Healthcare.gov has started their window shopping period for the upcoming open-enrollment. There are a couple of things I want to note from looking at the pricing for my family’s situation.
- The interface is fairly similar to Health Sherpa where you enter your zip code, then enter the basic demographics of the family to be covered. Plans are then displayed by either monthly premium. I would love for a little more on the decision support functionality. If they could show a few more selection boxes such as plan level or whether or not you want a broad network, it would reduce the decision load. In my zip-code, for my family’s demographics (so this excludes Catastrophic), I have seventy three choices. That is too many choices to make. Filter out the too skinny Bronzes and the too expensive Platinums to get to a quasi-reasonable choice set.
- Big changes in pricing and second Silver premium setting. Last year, one of the major players in my region engaged in an aggressive loss leader strategy. They scooped up most of the healthy membership in Year 1 and took a decent size loss in doing so. This year, their #1 silver is the 7th best priced Silver.
- Building on point #2, people who enrolled last year need to look and update their choices this year. Someone choosing Regional Silver #1 and paying $100 a month after subsidy will suddenly see a $220/month premium on January 1st as the subsidy point moved dramatically. Some of the move was Silver #1 increasing in price by 14%, but most of the change was three major (including Mayhew Insurance) competitors undercutting Silver #1 by 5% to 10%.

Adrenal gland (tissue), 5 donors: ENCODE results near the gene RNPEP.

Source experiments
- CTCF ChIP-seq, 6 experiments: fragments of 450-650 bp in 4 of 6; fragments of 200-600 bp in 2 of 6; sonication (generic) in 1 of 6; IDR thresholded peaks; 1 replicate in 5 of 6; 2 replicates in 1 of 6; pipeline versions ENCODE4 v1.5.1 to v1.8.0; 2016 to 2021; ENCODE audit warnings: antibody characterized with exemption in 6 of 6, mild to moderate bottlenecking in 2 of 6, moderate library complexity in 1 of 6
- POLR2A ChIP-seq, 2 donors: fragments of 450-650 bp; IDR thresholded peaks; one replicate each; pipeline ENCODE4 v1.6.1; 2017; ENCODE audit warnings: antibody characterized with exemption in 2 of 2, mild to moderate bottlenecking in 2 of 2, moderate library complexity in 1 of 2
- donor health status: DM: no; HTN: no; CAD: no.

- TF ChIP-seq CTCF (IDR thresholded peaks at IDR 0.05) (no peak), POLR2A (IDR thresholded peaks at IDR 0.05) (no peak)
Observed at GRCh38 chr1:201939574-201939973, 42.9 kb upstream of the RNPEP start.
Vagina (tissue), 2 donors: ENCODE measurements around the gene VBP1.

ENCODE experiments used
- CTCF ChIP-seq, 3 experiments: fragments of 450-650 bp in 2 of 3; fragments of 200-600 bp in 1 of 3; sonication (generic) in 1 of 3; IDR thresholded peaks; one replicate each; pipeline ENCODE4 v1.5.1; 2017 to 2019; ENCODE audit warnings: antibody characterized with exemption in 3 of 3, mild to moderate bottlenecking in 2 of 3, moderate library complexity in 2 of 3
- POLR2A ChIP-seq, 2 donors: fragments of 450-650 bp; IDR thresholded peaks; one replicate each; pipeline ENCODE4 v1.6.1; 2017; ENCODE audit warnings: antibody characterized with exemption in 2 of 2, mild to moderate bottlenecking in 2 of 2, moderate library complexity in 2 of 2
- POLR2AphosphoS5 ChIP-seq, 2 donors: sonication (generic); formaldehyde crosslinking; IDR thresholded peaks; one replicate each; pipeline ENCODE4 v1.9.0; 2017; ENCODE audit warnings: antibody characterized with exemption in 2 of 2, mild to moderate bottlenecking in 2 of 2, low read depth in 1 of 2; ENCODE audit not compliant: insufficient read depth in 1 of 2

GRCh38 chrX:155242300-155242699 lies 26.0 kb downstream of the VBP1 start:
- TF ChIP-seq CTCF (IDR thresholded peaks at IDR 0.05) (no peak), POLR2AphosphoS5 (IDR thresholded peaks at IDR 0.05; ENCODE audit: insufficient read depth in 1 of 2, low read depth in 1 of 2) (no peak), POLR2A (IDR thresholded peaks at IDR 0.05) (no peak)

- Networks got narrower for the cheaper products
- The network/band clustering looks like this: Bronze Super Narrow, Bronze Narrow, Silver Super Narrow, Silver Narrow, Bronze Broad, Gold Super Narrow, Silver Broad and Gold Narrow
- I expect one or two national players to drop out of this market next year as their pricing can’t compete for a broad population. It might make sense for people to pay more for national networks, but I am not sure how big of a market that is for people who were previously uninsured.
- One insurer went a wee bit crazy on the choices that they offered. They have a cluster of Silver plans where the only difference is co-pays for specialists and emergency rooms. Those changes literally have a dollar’s difference in premium price points. Too many choices for not enough change in outcomes. This is an attempt (either intended or not) to game the second Silver as these are two cheapest Silvers. From a public finance perspective, this is good as it sets the Subsidy calculation point $12 lower than it otherwise would have been for my family, but from a choice and user perspective, it is at best a wash.